In the wake of the 2017 hurricane season the United Nations migration agency has been supporting local tradespeople in Dominica with safe construction skills to repair the damage and create conditions for a full recovery. A main knock-on effect is keeping locals from emigrating to other nearby nations.
One of the first beneficiaries to have her house repaired by local construction workers trained by the UN International Organization for Migration (IOM) is 31-year-old Tessa Williams, a mother of three, whose eldest child is in a wheelchair and youngest still an infant.
“With this house, we have ensured that Tessa and her children have a safe home,” said Jan-Willem Wegdam, IOM’s team leader in Dominica. “The community sees there is actually something happening and we have completed the training of our carpenters on safe construction skills,” he added.
Tessa was chosen by her own community to be one of the first recipients of the IOM support. According to the UN agency, 20 teams of trained local workforce are repairing the roofs of some 400 vulnerable households which were moderately to heavily damaged in the storm. They are deployed in Wesley, Calibishi and Woodford Hill, three of the hardest-hit communities on the Caribbean island.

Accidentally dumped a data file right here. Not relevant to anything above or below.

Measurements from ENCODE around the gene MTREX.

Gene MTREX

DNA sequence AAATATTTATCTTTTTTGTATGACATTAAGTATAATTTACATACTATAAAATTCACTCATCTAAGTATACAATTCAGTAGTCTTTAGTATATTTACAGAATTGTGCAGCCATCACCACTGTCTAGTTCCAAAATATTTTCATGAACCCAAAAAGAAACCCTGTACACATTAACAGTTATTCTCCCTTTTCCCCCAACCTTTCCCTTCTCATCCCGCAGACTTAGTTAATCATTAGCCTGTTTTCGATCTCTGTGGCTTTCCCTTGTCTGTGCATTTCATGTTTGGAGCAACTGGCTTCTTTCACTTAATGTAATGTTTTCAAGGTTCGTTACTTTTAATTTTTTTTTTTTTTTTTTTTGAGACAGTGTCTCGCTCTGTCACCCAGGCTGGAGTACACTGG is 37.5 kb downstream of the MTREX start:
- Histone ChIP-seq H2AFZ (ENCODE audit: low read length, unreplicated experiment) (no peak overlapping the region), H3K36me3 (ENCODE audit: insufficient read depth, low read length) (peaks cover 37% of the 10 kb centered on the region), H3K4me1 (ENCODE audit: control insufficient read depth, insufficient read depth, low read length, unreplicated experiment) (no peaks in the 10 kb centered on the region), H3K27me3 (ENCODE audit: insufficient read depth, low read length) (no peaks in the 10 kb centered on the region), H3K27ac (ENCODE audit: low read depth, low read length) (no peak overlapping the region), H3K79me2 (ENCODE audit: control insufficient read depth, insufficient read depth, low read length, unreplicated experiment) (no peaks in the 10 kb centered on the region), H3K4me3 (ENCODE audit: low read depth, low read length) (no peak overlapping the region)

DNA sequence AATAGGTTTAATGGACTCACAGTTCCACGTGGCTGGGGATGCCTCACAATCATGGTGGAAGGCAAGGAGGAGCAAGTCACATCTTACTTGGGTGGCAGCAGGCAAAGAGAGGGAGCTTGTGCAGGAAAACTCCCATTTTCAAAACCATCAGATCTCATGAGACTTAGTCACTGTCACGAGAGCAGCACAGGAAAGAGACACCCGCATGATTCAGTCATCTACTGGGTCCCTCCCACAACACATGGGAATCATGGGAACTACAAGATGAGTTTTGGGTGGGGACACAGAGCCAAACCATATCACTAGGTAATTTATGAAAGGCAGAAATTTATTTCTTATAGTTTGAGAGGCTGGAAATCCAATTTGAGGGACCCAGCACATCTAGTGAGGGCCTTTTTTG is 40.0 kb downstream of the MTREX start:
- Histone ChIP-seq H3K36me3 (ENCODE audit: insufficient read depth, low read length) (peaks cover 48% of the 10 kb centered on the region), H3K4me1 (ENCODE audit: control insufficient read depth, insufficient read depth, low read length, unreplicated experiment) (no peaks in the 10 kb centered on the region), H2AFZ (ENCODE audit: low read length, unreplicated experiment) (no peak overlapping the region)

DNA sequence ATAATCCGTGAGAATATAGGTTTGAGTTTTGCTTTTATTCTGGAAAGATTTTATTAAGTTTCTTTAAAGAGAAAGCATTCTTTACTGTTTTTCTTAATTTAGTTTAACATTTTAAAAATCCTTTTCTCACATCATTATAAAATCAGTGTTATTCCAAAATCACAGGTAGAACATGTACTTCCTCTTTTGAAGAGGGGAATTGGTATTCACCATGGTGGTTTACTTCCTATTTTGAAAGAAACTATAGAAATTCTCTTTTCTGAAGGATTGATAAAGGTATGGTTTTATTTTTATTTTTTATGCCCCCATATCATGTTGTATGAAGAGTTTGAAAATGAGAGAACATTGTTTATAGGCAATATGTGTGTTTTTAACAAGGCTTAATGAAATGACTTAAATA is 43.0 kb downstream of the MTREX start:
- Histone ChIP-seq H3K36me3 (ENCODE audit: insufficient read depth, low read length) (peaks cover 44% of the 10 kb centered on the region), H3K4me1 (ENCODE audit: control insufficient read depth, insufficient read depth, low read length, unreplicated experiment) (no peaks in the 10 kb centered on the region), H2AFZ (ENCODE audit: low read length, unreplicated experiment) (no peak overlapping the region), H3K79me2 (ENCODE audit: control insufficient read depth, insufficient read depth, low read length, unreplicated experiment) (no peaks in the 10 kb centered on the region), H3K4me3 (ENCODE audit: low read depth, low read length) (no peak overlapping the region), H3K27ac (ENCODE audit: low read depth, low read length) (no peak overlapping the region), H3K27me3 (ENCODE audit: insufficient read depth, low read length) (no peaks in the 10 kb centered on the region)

Furthermore, with funding from the UN Central Emergency Response Fund and the Government of the United Kingdom, IOM procured building materials in the Dominican Republic in record time and brought it to Dominica with the help of the Dutch Navy.
It’s not only about having a roof over their heads but about creating the conditions for a full recovery after a huge disaster. Rebuilding houses is also helping address some of the tensions in the community resulting from prolonged stay in makeshift dwellings or living in close coexistence with relatives or friends.
The work is also having another impact: it is keeping many people from migrating to neighbouring countries in search of better opportunities after losing their homes and means of livelihood in the aftermath of the hurricane.
“Housing projects are a great way to keep locals from leaving the island, but we need stronger funding to create as many employment opportunities as possible and to rebuild the lost dwellings,” said Mr. Wegdam, adding, “It’s not only about having a roof over their heads but about creating the conditions for a full recovery after a huge disaster.”
Dominica was hit on 18 September by the Category Five Hurricane Maria that devastated the island with winds of nearly 250 km per hour. It has been estimated that 23 per cent of buildings were destroyed, 39 per cent of the houses sustained severe damage, and further 28 per cent were affected to some degree..
However, sustained support is needed in the island as almost 2,000 persons 8211 including the elderly, single-female heads of households and persons with chronic diseases 8211 are still living in shelters due to destruction or severe damage to their homes.